We describe our experience in the development of a probabilistic network for the diagnosis of acute cardiopulmonary diseases. A panel of expert physicians collaborated to specify the qualitative part, that is a directed acyclic graph defining a factorization of the joint probability distribution of domain variables. The quantitative part, that is the set of all conditional probability distributions defined by each factor, was estimated in the Bayesian paradigm: we applied a special formal representation, characterized by a low number of parameters and a parameterization intelligible for physicians, elicited the joint prior distribution of parameters from medical experts, and updated it by conditioning on a dataset of hospital patient records using Markov Chain Monte Carlo simulation. Refinement was cyclically performed until the probabilistic network provided satisfactory Concordance Index values for a selection of acute diseases and reasonable inference on six fictitious patient cases. The probabilistic network can be employed to perform medical diagnosis on a total of 63 diseases (38 acute and 25 chronic) on the basis of up to 167 patient findings.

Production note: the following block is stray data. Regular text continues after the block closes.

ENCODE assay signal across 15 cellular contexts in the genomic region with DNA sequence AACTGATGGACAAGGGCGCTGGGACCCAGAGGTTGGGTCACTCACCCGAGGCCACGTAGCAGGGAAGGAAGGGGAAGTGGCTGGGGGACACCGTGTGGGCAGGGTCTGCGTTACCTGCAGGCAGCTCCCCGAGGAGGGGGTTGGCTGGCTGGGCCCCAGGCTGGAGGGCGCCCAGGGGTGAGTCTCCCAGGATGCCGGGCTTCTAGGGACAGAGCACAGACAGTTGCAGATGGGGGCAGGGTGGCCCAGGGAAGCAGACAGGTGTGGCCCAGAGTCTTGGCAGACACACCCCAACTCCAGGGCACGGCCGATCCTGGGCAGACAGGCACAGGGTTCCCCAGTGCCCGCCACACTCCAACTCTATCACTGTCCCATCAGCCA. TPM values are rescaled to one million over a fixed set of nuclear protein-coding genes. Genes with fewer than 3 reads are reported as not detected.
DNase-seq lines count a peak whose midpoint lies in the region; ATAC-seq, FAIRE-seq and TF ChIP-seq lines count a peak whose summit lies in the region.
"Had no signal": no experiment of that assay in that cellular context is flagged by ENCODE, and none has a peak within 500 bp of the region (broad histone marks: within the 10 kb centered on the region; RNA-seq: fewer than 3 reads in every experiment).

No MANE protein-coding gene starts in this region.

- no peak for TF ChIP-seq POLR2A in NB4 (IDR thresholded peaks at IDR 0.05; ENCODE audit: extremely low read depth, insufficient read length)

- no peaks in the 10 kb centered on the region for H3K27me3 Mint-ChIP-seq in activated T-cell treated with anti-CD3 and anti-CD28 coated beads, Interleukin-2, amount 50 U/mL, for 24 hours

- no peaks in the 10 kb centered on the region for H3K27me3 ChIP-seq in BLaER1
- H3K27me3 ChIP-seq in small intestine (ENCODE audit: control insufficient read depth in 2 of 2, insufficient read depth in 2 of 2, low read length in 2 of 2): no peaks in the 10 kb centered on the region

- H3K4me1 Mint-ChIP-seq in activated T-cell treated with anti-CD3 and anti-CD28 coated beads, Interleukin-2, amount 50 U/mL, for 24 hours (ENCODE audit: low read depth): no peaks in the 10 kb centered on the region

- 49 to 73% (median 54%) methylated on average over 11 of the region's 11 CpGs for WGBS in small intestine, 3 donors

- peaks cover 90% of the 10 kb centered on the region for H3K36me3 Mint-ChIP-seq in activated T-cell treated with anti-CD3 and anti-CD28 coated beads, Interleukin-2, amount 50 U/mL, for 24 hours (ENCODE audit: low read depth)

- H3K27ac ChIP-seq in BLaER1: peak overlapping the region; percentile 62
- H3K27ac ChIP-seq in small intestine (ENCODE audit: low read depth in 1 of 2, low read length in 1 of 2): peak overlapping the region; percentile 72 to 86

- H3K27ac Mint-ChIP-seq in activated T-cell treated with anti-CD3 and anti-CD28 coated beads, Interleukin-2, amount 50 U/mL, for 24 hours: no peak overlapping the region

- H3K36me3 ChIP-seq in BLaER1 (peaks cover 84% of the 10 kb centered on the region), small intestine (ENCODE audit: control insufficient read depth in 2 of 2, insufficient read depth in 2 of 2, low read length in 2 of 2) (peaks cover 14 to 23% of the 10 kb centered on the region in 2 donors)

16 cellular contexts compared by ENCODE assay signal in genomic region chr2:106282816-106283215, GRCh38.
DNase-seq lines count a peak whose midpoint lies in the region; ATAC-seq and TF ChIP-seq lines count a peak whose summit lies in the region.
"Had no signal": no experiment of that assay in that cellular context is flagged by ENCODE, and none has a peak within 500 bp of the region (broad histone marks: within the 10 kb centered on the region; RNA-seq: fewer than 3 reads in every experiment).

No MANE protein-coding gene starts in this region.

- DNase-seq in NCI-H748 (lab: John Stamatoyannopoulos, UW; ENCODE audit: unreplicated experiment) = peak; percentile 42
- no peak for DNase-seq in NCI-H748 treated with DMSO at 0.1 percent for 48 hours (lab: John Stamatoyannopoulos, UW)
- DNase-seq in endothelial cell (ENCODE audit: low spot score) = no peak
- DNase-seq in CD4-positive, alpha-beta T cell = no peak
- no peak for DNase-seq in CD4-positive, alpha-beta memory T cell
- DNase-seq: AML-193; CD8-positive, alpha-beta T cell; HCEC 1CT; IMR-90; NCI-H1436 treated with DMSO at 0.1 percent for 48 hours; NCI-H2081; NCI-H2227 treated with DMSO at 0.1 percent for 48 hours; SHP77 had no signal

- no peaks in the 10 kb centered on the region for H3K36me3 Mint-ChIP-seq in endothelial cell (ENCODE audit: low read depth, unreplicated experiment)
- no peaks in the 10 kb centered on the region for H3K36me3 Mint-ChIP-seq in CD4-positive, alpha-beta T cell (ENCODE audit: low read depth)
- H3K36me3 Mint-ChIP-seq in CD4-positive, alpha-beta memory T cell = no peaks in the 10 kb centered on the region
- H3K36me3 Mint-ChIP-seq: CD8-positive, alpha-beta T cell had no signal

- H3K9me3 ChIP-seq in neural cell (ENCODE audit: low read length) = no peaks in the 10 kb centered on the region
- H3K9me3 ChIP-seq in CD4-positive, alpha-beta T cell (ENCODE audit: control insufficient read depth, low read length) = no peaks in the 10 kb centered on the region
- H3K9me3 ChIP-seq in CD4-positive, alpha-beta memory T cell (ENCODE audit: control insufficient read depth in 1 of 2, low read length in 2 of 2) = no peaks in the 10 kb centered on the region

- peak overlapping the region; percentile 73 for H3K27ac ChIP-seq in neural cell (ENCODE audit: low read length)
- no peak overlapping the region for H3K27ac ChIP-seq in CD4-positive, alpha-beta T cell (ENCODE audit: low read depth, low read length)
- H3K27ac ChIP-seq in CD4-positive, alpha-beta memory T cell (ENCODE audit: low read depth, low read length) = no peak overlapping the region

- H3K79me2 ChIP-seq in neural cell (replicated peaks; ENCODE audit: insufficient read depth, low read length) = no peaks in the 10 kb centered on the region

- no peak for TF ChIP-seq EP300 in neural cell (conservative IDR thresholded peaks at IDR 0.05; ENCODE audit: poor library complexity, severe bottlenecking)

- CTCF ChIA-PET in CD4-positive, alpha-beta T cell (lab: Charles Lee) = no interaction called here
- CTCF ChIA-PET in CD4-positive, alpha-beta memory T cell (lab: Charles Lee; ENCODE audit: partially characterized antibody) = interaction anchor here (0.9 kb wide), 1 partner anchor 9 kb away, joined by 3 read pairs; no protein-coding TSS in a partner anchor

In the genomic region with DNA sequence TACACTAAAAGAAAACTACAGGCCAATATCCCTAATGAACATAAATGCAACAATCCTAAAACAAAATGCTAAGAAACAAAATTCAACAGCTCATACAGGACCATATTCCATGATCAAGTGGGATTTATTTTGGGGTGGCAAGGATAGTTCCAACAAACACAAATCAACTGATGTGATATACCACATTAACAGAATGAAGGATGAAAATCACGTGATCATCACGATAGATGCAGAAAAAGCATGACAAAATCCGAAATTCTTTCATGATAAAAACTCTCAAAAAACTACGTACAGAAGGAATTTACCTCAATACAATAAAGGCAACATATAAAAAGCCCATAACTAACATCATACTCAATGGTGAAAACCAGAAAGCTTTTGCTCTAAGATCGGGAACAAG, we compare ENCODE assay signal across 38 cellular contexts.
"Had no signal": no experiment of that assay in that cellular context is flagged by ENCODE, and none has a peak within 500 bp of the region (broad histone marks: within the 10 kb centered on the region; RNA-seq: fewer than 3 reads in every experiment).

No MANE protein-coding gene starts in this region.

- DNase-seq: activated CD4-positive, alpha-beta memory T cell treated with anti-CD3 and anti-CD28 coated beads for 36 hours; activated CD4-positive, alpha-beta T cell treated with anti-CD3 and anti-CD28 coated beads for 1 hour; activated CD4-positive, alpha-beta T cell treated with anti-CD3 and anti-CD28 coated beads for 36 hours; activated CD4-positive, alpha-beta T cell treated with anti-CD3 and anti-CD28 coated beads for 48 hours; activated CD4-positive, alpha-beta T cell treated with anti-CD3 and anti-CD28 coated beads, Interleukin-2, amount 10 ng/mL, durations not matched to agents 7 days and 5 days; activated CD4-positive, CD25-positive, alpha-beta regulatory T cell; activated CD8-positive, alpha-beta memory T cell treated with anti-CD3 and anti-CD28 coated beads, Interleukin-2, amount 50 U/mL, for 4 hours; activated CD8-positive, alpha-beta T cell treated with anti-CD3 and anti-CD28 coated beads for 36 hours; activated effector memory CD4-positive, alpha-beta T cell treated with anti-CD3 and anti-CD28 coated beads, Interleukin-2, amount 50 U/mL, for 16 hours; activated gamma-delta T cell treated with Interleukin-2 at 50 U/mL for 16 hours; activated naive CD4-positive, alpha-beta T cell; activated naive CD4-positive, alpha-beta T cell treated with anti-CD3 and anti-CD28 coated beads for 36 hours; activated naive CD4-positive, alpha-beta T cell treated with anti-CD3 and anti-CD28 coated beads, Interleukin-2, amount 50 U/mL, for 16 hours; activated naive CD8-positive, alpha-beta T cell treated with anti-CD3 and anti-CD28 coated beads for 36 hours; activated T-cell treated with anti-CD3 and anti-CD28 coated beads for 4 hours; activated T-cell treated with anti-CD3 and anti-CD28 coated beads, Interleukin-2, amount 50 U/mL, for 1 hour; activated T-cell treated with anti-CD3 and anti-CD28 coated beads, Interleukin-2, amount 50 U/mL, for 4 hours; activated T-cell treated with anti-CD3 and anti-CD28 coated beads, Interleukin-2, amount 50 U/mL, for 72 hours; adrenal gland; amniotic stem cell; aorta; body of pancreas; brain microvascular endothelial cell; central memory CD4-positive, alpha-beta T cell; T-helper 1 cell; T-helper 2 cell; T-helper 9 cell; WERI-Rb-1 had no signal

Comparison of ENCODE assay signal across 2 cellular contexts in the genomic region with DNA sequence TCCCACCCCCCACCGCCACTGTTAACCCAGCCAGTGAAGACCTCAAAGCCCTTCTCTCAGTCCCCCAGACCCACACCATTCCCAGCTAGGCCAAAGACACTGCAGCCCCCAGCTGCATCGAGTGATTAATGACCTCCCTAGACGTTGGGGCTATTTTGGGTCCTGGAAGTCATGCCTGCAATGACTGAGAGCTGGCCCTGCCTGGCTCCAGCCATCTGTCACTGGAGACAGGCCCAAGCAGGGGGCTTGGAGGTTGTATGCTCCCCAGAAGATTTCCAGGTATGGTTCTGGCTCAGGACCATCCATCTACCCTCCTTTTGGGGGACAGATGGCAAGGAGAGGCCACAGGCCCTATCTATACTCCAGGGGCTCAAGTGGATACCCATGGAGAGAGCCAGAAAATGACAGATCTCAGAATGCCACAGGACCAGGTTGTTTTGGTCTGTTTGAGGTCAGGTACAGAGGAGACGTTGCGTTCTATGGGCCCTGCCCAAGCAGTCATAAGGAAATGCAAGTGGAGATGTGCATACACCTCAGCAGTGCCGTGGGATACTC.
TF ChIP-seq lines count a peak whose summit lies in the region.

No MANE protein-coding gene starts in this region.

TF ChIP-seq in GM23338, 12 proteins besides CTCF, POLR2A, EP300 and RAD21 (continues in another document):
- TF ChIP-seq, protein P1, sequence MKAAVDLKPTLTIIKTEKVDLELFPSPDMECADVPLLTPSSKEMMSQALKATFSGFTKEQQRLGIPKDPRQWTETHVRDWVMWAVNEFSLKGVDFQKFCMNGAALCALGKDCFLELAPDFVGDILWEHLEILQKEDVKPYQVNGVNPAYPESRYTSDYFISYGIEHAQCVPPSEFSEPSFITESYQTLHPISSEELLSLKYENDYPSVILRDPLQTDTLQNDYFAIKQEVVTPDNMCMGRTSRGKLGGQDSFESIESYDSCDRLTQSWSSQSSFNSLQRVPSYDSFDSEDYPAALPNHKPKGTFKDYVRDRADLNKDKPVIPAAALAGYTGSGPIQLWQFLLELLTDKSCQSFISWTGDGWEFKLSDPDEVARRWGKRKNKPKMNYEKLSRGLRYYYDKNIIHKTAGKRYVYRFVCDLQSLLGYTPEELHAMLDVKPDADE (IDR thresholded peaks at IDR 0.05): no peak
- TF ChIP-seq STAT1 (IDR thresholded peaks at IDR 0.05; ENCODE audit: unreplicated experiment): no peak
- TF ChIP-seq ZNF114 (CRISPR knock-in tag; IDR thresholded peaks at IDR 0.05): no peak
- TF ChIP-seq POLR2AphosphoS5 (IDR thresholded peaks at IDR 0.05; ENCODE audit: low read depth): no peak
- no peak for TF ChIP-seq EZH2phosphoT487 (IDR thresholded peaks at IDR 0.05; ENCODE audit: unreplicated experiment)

Identifying a patient's key problems over time is a common task for providers at the point care, yet a complex and time-consuming activity given current electric health records. To enable a problem-oriented summarizer to identify a patient's comprehensive list of problems and their salience, we propose an unsupervised phenotyping approach that jointly learns a large number of phenotypes/problems across structured and unstructured data. To identify the appropriate granularity of the learned phenotypes, the model is trained on a target patient population of the same clinic. To enable the content organization of a problem-oriented summarizer, the model identifies phenotype relatedness as well. The model leverages a correlated-mixed membership approach with variational inference applied to heterogenous clinical data. In this paper, we focus our experiments on assessing the learned phenotypes and their relatedness as learned from a specific patient population. We ground our experiments in phenotyping patients from an HIV clinic in a large urban care institution (n=7,523), where patients have voluminous, longitudinal documentation, and where providers would benefit from summaries of these patient's medical histories, whether about their HIV or any comorbidities. We find that the learned phenotypes and their relatedness are clinically valid when assessed qualitatively by clinical experts, and that the model surpasses baseline in inferring phenotype-relatedness when comparing to existing expert-curated condition groupings.